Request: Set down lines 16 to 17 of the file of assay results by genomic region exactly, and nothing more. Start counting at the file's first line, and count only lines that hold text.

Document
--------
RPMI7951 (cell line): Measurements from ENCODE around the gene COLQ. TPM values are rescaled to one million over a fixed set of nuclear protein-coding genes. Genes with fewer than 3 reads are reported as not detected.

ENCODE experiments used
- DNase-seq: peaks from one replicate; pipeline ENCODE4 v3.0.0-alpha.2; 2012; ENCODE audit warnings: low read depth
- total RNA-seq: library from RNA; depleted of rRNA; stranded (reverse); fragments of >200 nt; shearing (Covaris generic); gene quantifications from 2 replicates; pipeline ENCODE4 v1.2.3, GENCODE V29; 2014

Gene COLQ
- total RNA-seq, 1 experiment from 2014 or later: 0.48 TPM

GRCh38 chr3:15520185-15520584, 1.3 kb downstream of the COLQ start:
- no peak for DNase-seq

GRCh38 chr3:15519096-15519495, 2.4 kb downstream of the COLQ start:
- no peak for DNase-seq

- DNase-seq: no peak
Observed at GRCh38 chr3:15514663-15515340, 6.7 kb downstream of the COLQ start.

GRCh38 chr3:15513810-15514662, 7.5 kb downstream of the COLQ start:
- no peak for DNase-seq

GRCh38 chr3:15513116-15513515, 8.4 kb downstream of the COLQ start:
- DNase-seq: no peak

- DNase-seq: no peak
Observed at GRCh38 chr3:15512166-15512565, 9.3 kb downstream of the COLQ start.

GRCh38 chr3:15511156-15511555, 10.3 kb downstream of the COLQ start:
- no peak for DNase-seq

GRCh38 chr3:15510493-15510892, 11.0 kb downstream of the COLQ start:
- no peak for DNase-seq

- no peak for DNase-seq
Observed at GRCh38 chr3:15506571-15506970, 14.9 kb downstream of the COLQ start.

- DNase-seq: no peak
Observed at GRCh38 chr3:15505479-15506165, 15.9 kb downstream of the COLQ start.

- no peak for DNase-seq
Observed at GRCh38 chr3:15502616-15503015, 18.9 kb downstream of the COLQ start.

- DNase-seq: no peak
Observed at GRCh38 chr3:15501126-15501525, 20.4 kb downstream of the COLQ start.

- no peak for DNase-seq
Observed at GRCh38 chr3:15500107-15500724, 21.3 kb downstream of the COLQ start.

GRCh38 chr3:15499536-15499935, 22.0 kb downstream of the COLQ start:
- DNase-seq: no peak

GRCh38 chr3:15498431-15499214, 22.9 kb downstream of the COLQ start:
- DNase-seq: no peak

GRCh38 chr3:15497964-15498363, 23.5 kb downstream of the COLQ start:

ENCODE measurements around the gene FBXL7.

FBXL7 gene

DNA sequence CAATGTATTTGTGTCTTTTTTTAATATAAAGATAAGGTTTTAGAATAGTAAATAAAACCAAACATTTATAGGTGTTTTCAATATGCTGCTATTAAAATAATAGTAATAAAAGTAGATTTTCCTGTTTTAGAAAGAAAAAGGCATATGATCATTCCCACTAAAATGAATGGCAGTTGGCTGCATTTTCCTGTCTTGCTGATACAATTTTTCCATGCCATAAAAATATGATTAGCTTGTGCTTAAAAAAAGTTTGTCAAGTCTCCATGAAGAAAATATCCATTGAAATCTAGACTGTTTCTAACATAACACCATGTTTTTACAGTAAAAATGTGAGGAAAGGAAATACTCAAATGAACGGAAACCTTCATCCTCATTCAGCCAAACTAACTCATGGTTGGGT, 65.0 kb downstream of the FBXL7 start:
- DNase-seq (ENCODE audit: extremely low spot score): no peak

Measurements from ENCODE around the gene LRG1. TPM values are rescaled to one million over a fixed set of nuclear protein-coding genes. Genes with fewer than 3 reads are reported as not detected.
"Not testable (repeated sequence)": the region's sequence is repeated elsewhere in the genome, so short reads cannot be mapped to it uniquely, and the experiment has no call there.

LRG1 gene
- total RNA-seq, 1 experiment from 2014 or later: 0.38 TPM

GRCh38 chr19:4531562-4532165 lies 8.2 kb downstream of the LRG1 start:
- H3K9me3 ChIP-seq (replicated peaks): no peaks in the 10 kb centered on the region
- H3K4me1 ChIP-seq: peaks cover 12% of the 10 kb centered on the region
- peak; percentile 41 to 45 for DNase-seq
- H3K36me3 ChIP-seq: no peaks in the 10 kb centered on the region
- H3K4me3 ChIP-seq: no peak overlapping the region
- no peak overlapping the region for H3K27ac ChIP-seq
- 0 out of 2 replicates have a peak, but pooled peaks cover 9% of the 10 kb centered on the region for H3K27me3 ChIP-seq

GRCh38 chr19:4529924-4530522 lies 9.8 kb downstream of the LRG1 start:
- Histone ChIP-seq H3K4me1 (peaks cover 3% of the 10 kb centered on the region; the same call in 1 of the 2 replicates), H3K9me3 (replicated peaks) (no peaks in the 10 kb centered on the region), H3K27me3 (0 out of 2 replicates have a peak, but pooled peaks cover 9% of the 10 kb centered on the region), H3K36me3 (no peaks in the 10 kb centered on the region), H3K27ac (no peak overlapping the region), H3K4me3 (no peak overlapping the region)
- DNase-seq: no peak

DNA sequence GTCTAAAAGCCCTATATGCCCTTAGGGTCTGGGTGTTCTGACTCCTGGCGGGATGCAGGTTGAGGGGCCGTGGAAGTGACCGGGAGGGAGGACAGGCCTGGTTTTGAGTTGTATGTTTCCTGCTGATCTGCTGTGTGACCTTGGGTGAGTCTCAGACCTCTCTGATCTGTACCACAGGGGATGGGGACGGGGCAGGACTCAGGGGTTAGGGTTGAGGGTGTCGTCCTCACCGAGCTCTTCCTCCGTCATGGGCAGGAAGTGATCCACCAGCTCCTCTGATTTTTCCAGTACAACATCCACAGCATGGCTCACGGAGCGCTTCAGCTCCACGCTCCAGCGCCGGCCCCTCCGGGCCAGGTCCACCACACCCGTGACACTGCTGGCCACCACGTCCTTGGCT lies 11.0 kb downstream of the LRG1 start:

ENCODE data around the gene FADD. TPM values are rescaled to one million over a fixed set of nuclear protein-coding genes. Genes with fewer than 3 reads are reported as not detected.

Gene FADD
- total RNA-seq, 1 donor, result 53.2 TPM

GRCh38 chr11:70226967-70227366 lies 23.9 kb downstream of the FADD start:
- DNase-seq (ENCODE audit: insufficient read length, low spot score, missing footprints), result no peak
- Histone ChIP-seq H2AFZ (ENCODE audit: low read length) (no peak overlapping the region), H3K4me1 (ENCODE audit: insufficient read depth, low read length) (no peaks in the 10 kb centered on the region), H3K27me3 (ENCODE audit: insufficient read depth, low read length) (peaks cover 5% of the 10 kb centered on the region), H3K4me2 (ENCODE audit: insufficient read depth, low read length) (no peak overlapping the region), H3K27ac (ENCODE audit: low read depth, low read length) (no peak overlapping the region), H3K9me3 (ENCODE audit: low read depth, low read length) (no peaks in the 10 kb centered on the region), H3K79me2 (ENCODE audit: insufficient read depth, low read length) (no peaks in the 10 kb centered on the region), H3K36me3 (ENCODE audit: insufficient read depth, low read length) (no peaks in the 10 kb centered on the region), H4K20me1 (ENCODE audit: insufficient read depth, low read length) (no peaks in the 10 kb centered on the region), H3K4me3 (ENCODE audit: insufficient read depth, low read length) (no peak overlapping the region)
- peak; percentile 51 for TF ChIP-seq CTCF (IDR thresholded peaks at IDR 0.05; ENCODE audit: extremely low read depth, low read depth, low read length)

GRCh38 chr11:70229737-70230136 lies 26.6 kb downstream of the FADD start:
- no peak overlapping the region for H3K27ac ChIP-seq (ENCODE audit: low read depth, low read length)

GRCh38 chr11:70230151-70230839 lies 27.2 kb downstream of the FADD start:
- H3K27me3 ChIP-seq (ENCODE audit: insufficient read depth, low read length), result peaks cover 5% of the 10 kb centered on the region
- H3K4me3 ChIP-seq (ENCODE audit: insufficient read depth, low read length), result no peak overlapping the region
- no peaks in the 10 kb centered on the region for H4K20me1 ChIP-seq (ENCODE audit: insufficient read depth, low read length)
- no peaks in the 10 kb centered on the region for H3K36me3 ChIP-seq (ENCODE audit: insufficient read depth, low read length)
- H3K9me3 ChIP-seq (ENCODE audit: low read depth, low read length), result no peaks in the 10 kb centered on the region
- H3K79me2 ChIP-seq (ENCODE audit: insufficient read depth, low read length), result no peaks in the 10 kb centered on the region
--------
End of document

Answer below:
- DNase-seq: no peak

- DNase-seq: no peak